(Reuters) – Facebook Inc will again ban political ads in Georgia on Wednesday, after the conclusion of the state’s runoff elections, it said in a blog post on Tuesday.
“This is part of our ongoing efforts to reduce the potential for confusion or abuse,” Facebook told advertisers in an email seen by Reuters.
Last month, Facebook lifted its temporary ban for U.S. political ads in Georgia, as the state prepared for runoff elections that would determine which party controls the U.S. Senate. The election was on Tuesday.
Both Facebook and Alphabet Inc’s Google had paused political ads after the Nov. 3 presidential election as part of measures to battle misinformation and other abuses.
Democrats and election experts criticized the bans, saying they were overly blunt and blocked legitimate voter registration efforts in Georgia. Re-enabling the ads in mid-December brought other headaches, opening the social media platform to accusations that it was inadequately enforcing its own policies.
Shortly after Facebook lifted the ban, American Crossroads, a top Republican super PAC, began running ads claiming that Democratic candidate Raphael Warnock had said, “God damn America.” Facebook’s fact-checking partners found Warnock had quoted the phrase and was not using it to express his own sentiment.
Facebook removed the ads, but failed to catch American Crossroads re-posting the same ads on multiple occasions over the following weeks, taking them down only after reporting by newsletter Popular Information.
In total, Facebook has removed 80% of the group’s 63 ads since December, according to a Reuters tally conducted using the company’s Ad Library.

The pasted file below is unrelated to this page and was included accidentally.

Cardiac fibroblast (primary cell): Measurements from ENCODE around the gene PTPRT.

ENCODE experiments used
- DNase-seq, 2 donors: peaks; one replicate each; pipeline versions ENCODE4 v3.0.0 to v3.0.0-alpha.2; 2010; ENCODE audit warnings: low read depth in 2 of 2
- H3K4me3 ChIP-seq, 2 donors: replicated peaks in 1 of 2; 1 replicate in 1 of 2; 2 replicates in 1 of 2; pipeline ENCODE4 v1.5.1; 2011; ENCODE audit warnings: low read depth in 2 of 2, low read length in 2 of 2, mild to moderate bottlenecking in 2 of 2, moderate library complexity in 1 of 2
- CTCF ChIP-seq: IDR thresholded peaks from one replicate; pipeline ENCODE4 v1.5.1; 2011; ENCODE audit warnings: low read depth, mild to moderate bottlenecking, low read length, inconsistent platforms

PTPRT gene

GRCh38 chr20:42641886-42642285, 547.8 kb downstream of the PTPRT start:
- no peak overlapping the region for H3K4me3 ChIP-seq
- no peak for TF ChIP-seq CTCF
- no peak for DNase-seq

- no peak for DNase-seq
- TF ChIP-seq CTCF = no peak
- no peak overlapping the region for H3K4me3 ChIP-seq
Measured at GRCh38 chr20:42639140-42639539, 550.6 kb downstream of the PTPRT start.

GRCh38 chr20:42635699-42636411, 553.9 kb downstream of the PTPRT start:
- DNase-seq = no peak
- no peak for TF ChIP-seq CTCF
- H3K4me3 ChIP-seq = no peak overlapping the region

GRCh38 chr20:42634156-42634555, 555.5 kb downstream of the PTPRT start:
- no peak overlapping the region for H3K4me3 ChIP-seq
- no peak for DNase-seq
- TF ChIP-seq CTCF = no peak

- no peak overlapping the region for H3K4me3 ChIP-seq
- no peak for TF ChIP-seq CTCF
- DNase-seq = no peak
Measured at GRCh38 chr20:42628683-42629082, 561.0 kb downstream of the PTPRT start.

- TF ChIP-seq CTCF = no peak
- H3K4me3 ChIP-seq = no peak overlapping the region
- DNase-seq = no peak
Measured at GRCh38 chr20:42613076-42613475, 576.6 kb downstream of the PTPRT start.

Jack Pandol, communications director for American Crossroads, said on Tuesday that most of the ads Facebook pulled down were effectively the same, containing different versions of the “God damn America” claim.
“Facebook disagreed with us about two of the messages we ran on that platform, and we now have ads up that are every bit as tough as the ones they disagreed with,” he said.
The repostings prompted Facebook’s advertising integrity chief, Rob Leathern, to ask in an internal company post – initially reported by Popular Information and independently confirmed by Reuters – whether Facebook should penalize American Crossroads “for attempting to circumvent our ads policies by repeatedly posting the same content.”
As of Tuesday, American Crossroads ads, including ones containing other claims debunked by fact-checkers about Warnock, remained on Facebook.
Facebook declined to comment on whether it had applied any penalties to the American Crossroads account. Leathern left the company last week.
(Reporting by Tiyashi Datta in Bengaluru, Elizabeth Culliford in New York and Katie Paul in Palo Alto; Editing by David Gregorio and Howard Goller)